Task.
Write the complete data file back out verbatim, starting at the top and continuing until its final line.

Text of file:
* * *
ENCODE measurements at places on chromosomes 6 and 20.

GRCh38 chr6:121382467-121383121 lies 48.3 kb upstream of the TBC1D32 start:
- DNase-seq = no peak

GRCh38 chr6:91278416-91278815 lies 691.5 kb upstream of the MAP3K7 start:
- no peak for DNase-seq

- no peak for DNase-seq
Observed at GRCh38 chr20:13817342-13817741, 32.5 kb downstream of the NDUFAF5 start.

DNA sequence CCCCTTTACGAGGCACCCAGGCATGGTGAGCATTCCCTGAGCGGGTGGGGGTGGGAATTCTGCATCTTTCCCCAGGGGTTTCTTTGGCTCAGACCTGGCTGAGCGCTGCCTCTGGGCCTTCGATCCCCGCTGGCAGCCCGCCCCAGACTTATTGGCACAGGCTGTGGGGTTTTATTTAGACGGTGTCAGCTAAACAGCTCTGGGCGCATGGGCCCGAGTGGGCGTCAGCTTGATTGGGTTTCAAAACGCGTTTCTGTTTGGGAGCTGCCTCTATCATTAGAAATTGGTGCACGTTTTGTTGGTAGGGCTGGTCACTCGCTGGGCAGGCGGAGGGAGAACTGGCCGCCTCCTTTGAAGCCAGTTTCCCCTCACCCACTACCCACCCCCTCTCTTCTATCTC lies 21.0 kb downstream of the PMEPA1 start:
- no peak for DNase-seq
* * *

ENCODE measurements at places on chromosomes 6 and 20.

GRCh38 chr6:121382467-121383121 lies 48.3 kb upstream of the TBC1D32 start:
- DNase-seq = no peak

GRCh38 chr6:91278416-91278815 lies 691.5 kb upstream of the MAP3K7 start:
- no peak for DNase-seq

- no peak for DNase-seq
Observed at GRCh38 chr20:13817342-13817741, 32.5 kb downstream of the NDUFAF5 start.

DNA sequence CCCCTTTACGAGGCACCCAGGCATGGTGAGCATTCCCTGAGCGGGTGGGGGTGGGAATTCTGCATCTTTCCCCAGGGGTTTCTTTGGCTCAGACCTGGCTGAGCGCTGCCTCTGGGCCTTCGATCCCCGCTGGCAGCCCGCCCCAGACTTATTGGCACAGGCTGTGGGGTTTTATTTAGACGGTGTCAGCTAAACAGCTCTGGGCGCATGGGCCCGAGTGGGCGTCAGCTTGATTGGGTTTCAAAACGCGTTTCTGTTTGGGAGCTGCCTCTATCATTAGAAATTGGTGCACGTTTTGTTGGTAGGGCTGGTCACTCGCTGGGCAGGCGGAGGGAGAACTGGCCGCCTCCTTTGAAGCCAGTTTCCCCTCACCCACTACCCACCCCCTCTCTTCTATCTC lies 21.0 kb downstream of the PMEPA1 start:
- no peak for DNase-seq